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The definition of catastrophic personal injury may vary

On Behalf of | May 20, 2020 | Catastrophic Personal Injury |

For victims of motor vehicle accidents and other harmful experiences, any injury can feel catastrophic. However, those seeking compensation after suffering a catastrophic personal injury are often at the mercy of how a judge or an insurance company defines the term catastrophic. This can play a significant role in the amount of compensation an injured victim receives.

For example, say that a drunk driver collided with your car causing multiple breaks in both of your legs. Without a doubt, this is a catastrophic personal injury when viewed from your perspective, but a judge or an insurance carrier may disagree.

A good way to determine what makes an injury catastrophic is how it will impact your ability to work and earn a decent living. In the example above, two broken legs can heal, which means that the victim may one day return to his or her job. As such, the court or insurance adjuster may decide that the injury is not catastrophic.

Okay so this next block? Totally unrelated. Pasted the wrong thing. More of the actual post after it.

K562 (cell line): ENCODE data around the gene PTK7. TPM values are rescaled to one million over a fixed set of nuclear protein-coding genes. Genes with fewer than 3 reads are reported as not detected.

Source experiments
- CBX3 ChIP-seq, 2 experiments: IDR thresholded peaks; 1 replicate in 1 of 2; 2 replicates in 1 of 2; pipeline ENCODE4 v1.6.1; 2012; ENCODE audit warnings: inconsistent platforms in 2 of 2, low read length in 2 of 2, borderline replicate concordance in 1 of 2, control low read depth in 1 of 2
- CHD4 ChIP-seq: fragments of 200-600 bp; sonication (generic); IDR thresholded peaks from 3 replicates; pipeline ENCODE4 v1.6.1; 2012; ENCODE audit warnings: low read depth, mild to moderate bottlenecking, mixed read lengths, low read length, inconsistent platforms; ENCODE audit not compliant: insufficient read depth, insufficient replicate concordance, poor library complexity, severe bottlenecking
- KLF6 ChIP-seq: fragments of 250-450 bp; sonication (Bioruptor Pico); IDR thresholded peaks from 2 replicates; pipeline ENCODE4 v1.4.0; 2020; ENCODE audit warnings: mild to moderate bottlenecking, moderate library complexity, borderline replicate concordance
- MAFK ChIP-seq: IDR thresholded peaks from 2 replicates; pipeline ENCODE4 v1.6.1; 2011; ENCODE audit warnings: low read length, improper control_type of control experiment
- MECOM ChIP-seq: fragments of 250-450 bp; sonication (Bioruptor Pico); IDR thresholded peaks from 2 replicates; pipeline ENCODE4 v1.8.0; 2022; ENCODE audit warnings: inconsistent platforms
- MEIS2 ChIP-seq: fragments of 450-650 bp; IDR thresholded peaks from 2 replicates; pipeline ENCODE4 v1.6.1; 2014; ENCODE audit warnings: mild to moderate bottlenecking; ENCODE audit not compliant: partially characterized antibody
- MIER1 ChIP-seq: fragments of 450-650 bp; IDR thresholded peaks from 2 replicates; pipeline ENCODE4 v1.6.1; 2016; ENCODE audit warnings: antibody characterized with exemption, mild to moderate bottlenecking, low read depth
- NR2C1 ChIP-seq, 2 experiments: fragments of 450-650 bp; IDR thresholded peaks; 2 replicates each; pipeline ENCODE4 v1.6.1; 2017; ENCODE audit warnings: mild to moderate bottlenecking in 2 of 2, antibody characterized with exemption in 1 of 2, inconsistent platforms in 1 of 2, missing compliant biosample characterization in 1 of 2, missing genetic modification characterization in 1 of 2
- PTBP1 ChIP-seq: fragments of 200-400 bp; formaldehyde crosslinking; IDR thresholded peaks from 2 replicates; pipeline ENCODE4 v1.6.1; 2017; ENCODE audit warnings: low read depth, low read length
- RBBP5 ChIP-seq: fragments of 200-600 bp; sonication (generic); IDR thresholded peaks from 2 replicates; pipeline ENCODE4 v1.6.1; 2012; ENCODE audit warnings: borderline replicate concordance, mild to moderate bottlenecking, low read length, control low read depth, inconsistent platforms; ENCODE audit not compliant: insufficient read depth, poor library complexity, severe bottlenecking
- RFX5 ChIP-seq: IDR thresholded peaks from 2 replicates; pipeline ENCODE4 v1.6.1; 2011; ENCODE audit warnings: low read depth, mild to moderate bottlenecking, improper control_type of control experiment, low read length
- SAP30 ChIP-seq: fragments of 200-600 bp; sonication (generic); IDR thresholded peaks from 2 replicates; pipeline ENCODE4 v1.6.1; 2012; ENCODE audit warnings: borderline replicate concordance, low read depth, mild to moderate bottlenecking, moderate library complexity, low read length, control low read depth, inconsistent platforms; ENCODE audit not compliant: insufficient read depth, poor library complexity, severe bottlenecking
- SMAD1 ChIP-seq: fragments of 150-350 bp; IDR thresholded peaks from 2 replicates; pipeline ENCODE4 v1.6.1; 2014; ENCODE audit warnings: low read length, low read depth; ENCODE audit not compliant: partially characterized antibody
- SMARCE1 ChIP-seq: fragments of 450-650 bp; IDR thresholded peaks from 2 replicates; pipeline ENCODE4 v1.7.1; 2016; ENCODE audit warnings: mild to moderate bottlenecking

By now, you may be wondering why it even matters whether you have suffered a catastrophic personal injury or not. Our attorneys have an answer for you. In terms of compensation, the severity of your injury may be a big factor in how much compensation a court might award.  

For example, in the Gulf Coast area, you can seek economic damages for a non-catastrophic injury, which will cover the expenses related to your harm. In catastrophic personal injury cases, you may be able to acquire the same economic damages as well as a pain and suffering award based on how the injury will impact your life going forward.

If you need information about your legal options in the wake of a significant injury, please continue reviewing our website content or reach out to our lawyers.